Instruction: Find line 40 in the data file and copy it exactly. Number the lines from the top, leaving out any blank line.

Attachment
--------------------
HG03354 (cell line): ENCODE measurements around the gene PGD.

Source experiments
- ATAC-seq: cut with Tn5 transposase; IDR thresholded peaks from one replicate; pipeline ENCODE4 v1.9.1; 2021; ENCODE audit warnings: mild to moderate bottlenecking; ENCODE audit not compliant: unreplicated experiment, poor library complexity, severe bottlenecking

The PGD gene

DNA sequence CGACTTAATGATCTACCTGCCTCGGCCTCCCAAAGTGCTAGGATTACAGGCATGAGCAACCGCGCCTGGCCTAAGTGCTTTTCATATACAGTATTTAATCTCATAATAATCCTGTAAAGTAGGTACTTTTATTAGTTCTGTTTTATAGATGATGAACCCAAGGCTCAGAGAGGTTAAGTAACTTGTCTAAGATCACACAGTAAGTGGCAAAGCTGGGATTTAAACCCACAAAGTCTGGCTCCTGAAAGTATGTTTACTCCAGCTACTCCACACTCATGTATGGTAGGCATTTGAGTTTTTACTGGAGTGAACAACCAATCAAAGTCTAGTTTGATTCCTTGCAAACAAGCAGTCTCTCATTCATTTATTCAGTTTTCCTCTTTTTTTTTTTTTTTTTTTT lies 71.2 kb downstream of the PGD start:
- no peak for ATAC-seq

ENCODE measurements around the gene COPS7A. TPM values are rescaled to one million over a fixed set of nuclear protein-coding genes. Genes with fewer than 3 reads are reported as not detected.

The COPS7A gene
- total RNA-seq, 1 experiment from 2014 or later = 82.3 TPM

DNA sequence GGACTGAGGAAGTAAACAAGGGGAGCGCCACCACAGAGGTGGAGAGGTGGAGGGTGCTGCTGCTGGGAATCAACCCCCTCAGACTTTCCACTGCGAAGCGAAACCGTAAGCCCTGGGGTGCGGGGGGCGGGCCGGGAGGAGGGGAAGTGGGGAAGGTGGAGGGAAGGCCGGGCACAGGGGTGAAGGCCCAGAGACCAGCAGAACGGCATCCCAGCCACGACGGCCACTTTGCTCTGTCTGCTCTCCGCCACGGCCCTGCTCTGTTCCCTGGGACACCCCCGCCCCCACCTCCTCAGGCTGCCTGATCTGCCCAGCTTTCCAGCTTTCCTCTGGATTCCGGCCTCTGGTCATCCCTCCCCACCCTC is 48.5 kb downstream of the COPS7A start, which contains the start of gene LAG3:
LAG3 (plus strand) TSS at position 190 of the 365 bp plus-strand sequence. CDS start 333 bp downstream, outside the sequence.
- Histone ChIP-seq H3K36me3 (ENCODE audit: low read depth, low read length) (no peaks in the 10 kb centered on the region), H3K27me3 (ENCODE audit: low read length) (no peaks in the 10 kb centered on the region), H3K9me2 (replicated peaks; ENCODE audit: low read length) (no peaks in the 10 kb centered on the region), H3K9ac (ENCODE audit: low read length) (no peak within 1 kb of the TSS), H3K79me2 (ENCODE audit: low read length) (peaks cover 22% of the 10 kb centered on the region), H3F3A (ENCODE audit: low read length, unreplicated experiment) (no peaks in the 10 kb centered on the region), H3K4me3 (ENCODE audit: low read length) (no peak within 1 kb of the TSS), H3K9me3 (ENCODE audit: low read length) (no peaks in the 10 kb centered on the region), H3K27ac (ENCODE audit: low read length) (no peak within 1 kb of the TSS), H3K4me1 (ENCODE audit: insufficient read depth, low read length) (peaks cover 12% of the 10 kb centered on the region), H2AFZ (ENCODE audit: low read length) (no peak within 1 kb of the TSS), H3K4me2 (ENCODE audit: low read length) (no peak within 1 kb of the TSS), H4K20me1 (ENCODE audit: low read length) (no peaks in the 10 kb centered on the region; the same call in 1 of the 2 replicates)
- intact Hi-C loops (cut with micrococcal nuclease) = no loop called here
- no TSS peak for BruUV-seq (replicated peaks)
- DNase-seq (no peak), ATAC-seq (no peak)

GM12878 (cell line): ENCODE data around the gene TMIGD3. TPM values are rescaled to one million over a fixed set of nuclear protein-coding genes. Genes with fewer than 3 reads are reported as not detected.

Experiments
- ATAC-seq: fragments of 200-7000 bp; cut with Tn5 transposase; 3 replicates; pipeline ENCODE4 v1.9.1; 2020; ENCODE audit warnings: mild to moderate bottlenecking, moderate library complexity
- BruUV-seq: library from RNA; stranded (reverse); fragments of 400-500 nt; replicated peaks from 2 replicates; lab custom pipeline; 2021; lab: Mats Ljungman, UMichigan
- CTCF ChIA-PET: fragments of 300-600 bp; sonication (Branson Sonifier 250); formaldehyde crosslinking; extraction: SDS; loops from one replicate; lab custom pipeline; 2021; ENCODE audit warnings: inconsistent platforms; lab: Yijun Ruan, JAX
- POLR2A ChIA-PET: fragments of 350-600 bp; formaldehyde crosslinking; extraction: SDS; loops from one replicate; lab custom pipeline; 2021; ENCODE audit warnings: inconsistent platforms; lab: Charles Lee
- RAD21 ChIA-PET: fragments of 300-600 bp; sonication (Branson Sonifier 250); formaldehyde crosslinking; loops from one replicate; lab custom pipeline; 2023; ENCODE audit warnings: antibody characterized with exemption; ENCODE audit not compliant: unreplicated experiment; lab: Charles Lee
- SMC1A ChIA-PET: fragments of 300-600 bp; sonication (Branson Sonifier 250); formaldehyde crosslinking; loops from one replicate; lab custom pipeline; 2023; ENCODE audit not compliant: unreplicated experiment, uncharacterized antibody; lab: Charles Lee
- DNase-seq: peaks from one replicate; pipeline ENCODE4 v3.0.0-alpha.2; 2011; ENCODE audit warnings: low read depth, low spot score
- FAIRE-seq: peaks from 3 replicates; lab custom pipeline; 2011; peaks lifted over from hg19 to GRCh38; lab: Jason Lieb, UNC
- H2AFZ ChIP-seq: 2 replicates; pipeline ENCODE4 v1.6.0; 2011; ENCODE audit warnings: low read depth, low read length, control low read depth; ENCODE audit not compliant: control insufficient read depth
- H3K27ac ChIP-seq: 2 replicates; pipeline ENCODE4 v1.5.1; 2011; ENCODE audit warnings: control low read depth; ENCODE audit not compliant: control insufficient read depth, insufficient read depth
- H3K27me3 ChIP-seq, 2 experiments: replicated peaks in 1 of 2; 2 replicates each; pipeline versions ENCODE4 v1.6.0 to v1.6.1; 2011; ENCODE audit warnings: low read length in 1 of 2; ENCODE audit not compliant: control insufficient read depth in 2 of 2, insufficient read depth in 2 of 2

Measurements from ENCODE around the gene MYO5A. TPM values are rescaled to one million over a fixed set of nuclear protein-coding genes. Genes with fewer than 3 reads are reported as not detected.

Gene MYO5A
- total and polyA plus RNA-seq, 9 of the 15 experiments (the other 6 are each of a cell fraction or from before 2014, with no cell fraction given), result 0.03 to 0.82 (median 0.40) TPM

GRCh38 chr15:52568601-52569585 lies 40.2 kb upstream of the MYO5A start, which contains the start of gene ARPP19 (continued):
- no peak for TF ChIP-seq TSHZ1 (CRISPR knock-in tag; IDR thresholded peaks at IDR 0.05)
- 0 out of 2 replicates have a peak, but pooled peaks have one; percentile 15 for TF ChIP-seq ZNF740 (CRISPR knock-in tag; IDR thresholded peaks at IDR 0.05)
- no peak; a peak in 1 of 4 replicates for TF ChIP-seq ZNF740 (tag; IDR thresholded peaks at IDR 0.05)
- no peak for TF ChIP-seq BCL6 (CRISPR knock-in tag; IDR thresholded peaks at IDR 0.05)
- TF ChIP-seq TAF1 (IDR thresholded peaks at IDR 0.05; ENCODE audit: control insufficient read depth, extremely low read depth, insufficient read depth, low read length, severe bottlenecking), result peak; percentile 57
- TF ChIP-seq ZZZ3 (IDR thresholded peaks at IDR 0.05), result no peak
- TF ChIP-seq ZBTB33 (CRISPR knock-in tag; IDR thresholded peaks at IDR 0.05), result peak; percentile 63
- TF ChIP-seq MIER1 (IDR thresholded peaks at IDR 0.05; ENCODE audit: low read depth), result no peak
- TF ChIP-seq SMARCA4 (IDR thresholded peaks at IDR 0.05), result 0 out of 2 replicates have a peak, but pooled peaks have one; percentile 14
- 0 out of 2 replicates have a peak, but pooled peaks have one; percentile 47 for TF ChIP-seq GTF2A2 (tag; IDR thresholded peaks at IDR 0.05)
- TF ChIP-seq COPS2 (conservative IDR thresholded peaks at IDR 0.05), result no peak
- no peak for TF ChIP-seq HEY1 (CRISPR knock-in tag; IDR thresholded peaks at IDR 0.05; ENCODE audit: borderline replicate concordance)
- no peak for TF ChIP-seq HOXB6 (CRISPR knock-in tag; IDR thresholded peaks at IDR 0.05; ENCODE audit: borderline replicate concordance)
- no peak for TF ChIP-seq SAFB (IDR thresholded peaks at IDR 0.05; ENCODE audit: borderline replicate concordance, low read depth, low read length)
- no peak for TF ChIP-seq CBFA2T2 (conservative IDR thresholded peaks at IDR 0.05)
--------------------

- TF ChIP-seq MIER1 (IDR thresholded peaks at IDR 0.05; ENCODE audit: low read depth), result no peak